Then God speaks. What God said to Judah is his message to you today. God gave two resounding negative commands:
Do not be afraid. Twice God tells his people not to be afraid. The word afraid here means to be in awe of, to revere, to respect. God is telling them not to give the enemy too much credit. This great horde is not so great after all. How can God’s people do this? For the battle is not yours but God’s. In other words, give God more credit than you give your enemy. Whatever you’re facing isn’t bigger than God!
Do not be dismayed. To be dismayed means to be broken, shattered, devastated. Dismay is fear gone viral, fear run amuck. Dismay is panic on steroids. Dismay happens when your mind devises the worst possible scenario for the challenge you’re facing.
Notice God’s message to his people: You will not need to fight in this battle. Stand firm, hold your position and see the salvation of the Lord on your behalf. God’s answer for their fear and dismay is his power. Tomorrow go out against them, and the LORD will be with you. God’s answer for their fear and dismay is his presence.
Why are you fighting a cosmic battle with human weapons. Your predicaments do not threaten God’s power nor thwart His presence.
Last night Adam, Rachel, Greg and Jackie (Rachel’s parents) and I spent some time in the Word together. Here’s what God taught us…and I wanted to share it with you today. What follows is the simple prayer Jehoshaphat prayed when he received word that three armies were advancing against him–they were less than 30 miles away! From Jehoshaphat’s prayer we learn these simple, yet profound principles for praying during difficult times. His prayer opened with these words:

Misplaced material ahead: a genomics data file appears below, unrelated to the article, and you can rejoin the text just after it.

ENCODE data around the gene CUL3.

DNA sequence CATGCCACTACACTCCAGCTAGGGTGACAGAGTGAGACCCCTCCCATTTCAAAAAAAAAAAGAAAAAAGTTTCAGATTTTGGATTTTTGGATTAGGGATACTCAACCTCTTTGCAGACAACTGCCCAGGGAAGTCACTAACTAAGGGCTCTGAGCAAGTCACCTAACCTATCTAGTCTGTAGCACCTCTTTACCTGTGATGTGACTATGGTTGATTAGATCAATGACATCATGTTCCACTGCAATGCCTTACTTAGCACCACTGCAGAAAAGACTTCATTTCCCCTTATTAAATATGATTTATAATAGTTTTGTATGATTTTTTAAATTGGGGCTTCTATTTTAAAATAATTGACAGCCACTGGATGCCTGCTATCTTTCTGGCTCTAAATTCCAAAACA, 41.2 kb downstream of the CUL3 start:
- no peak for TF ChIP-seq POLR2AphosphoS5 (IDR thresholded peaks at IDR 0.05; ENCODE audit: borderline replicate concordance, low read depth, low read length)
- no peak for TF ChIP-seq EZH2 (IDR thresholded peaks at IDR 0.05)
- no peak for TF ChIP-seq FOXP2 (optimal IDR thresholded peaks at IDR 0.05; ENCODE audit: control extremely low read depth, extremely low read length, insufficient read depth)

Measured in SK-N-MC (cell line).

“O LORD, God of our fathers, are you not God in heaven? You rule over all the kingdoms of the nations. In your hand are power and might, so that none is able to withstand you. (2 Chronicles 20:6 ESV)
Pray the character of God. Jehoshaphat was praying in the presence of all of Judah. They needed to be reminded of God’s great character. God, in heaven, has a perspective you and I will never have. He knows the end from the beginning. For Jehoshaphat, it was important to remember that God ruled over all the kingdoms of the nations. Do you believe that God rules over whatever you’re facing? He continued to pray:
Did you not, our God, drive out the inhabitants of this land before your people Israel, and give it forever to the descendants of Abraham your friend? And they have lived in it and have built for you in it a sanctuary for your name, saying, ‘If disaster comes upon us, the sword, judgment, or pestilence, or famine, we will stand before this house and before you—for your name is in this house—and cry out to you in our affliction, and you will hear and save.’ (2 Chronicles 20:7-9 ESV)
Pray the works of God. God doesn’t need to be reminded of what he has done in the past–we do. Jehoshaphat, in the hearing of his people, prayed God’s mighty works. What has God done for you? What mighty works has he performed? As Christians, we need only go back to the agonizing cross and the empty tomb to see God’s greatest work for us.
And now behold, the men of Ammon and Moab and Mount Seir, whom you would not let Israel invade when they came from the land of Egypt, and whom they avoided and did not destroy—behold, they reward us by coming to drive us out of your possession, which you have given us to inherit. O our God, will you not execute judgment on them? For we are powerless against this great horde that is coming against us. We do not know what to do, but our eyes are on you.” (2 Chronicles 20:10-12 ESV)
Pray your personal problems. Jehoshaphat named them–men of Ammon, Moab and Mount Seir. What are you facing today that seemingly has a stranglehold on you? Name it. Ask for God’s help. Be real. We do not know what to do. What hard words for a king to pray in front of his people!
But our eyes are on you. Turn your eyes on Him today.